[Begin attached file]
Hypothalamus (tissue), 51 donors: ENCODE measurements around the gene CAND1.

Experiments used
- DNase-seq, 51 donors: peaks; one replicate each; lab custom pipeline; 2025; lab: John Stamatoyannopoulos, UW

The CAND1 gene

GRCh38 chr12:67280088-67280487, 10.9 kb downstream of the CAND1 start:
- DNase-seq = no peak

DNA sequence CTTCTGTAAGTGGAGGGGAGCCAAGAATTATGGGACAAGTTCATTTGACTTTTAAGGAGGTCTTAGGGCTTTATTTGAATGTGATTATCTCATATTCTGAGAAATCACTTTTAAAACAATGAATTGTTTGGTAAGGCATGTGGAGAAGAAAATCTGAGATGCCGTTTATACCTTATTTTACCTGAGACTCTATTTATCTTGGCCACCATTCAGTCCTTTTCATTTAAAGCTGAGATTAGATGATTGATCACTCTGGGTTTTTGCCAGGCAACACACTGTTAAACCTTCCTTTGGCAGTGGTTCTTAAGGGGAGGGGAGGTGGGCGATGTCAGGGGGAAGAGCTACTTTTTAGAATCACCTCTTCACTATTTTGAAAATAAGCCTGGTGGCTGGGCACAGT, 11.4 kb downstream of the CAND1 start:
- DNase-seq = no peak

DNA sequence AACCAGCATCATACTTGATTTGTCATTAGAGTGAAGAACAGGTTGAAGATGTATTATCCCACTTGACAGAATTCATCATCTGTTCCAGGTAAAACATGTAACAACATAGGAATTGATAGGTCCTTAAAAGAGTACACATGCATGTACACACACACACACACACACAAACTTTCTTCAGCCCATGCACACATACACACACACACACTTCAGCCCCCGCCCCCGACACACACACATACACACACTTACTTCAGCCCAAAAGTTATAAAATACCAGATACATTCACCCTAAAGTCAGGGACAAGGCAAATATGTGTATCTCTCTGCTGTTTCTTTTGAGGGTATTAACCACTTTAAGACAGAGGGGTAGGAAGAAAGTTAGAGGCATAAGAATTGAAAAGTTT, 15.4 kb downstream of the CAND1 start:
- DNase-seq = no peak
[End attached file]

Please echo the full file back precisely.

Hypothalamus (tissue), 51 donors: ENCODE measurements around the gene CAND1.

Experiments used
- DNase-seq, 51 donors: peaks; one replicate each; lab custom pipeline; 2025; lab: John Stamatoyannopoulos, UW

The CAND1 gene

GRCh38 chr12:67280088-67280487, 10.9 kb downstream of the CAND1 start:
- DNase-seq = no peak

DNA sequence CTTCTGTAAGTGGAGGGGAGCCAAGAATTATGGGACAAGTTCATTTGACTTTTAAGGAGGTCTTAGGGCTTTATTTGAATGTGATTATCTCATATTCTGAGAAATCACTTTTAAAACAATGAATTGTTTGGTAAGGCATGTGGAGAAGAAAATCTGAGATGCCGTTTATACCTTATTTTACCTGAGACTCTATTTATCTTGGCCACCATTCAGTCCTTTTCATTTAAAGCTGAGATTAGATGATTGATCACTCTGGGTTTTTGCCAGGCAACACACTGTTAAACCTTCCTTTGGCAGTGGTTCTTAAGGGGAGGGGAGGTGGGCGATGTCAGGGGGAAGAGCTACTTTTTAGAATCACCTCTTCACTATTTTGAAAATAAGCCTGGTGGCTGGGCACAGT, 11.4 kb downstream of the CAND1 start:
- DNase-seq = no peak

DNA sequence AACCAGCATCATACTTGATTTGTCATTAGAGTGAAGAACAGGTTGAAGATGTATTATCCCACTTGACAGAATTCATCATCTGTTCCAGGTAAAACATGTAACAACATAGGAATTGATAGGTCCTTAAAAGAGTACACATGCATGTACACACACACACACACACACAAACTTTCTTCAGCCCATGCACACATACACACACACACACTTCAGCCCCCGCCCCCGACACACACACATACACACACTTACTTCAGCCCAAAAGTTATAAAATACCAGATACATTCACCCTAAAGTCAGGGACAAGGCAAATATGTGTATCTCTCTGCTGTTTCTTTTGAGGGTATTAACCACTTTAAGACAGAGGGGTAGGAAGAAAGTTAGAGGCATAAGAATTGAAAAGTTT, 15.4 kb downstream of the CAND1 start:
- DNase-seq = no peak